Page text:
A 17-year-old runaway who claims she fled her Muslim family's home in Ohio because she feared becoming the victim of an "honor killing" will stay in Florida — temporarily — a judge ruled Friday.
Rifqa Bary, a Christian convert whose parents are Muslim immigrants from Sri Lanka, will remain in foster care in Florida until another hearing is held Sept. 3.
Rifqa fled to Florida after her parents, Mohamed and Aysha Bary, learned that she was baptized earlier this year without their knowledge. The parents reported her missing to Columbus, Ohio, Police on July 19. Weeks later, using cell phone and computer records, police tracked the girl to the Rev. Blake Lorenz, pastor of the Orlando-based Global Revolution Church.
Florida's Gov. Charlie Crist weighed in on the mater Friday with the following statement: "I am grateful to Circuit Judge Daniel Dawson for his decision to grant Fathima Rifqa Bary the right to remain in Florida. ... We will continue to fight to protect Rifqa's safety and wellbeing as we move forward."
In an emotional six-minute interview with WFTV in Florida, Rifqa, who met Lorenz through an online Facebook group, said she expects to be killed if she is forced to return to Ohio.
"If I had stayed in Ohio, I wouldn't be alive," she said. "In 150 generations in family, no one has known Jesus. I am the first — imagine the honor in killing me."
"There is great honor in that, because if they love Allah more than me, they have to do it. It's in the Koran," said in the interview, which has been posted on YouTube.
Rifqa, who is seen wearing a large diamond cross during the interview, said she had to hide her Bible "for years," and she repeatedly "snuck out" to attend Christian prayer meetings. She referred to previous victims of so-called honor killings, in which young Muslim women were murdered for bringing dishonor to their families.
"They love God more than me, they have to do this," Bary told WFTV. "I'm fighting for my life. You guys don't understand. … I want to worship Jesus freely, that's what I want. I don't want to die."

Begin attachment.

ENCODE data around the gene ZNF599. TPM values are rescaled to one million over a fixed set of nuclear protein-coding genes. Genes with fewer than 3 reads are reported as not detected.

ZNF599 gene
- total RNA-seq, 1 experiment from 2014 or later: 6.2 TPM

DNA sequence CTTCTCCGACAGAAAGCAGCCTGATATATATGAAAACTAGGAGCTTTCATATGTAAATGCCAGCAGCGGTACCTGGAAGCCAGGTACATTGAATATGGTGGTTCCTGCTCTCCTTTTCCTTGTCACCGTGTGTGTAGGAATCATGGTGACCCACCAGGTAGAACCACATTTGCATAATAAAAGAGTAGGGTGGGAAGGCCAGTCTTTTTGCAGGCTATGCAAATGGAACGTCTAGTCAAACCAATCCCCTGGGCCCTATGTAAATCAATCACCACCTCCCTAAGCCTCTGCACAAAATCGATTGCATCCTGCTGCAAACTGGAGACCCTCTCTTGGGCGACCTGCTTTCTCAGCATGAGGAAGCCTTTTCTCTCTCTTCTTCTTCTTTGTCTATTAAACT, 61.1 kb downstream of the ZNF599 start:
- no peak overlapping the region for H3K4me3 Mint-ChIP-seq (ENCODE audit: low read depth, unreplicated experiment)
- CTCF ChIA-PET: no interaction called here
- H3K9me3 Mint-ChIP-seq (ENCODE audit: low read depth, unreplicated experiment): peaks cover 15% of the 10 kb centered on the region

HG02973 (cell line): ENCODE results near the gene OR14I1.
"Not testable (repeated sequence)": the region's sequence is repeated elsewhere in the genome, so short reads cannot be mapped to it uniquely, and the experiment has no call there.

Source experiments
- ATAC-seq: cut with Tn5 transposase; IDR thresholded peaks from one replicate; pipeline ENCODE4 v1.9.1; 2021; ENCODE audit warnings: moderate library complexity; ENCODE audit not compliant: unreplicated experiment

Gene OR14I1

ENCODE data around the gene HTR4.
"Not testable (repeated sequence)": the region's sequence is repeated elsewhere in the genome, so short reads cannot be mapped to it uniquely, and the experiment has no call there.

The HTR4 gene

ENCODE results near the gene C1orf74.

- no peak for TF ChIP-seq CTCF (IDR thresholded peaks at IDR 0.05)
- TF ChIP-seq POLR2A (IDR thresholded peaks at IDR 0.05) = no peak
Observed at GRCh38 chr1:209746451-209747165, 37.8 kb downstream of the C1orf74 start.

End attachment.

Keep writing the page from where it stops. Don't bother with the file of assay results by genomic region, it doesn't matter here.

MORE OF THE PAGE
Contacted by FOXNews.com, Rifqa'a father Mohamed Bary said he has no intentions of harming his daughter.
"I love my daughter and I want her to come back to the family," he said, declining further comment.
If sent back to Ohio, Rifqa would not be allowed to live on her own, since the state does not have an emancipation statute.
The Barys reportedly emigrated from Sri Lanka in 2000 to seek medical treatment for Rifqa, who lost the sight in her right eye following an accident at home.
Barbra Joyner, Mohamed Bary's lawyer, declined to comment on Rifqa's interview with WFTV but said transferring the case back to Ohio will be in the "best interest" of the girl.
Craig McCarthy, an attorney for Aysha Bary, agreed that the case should be moved back to Ohio and added that the girl's mother is afraid for her safety.
"[Aysha Bary] has shifted to downright frightened, scared of what might confront her publicly on Friday," McCarthy told FOXNews.com. "She is scared for her family, of losing her daughter, of never knowing the truth of what happened and for her own safety."
McCarthy said Rifqa's account of how she traveled to Florida has "holes in it," but declined to elaborate. He also declined to respond to allegations that Bary's father abused the girl when he learned of her conversion to Christianity.
Dr. Phyllis Chesler, an author and professor of psychology at the Richmond College of the City University of New York, said she believes Bary will be in danger if she is sent back to her parents.
"Anyone who converts from Islam is considered an apostate, and apostasy is a capital crime," Chesler wrote FOXNews.com. "If she is returned to her family, if she is lucky, they will isolate her, beat her, threaten her, and if she is not 'persuaded' to return to Islam, they will kill her. They have no choice."
Chesler, who wrote "Are Honor Killings Simply Domestic Violence?" for Middle East Quarterly, said the tradition of such slayings is not fully understood by most Americans, including those in law enforcement.
"She escaped from her family's brutal tyranny and shamed her family further through public exposure," Chesler said. "Muslim girls and women are killed for far less."
The Associated Press contributed to this report.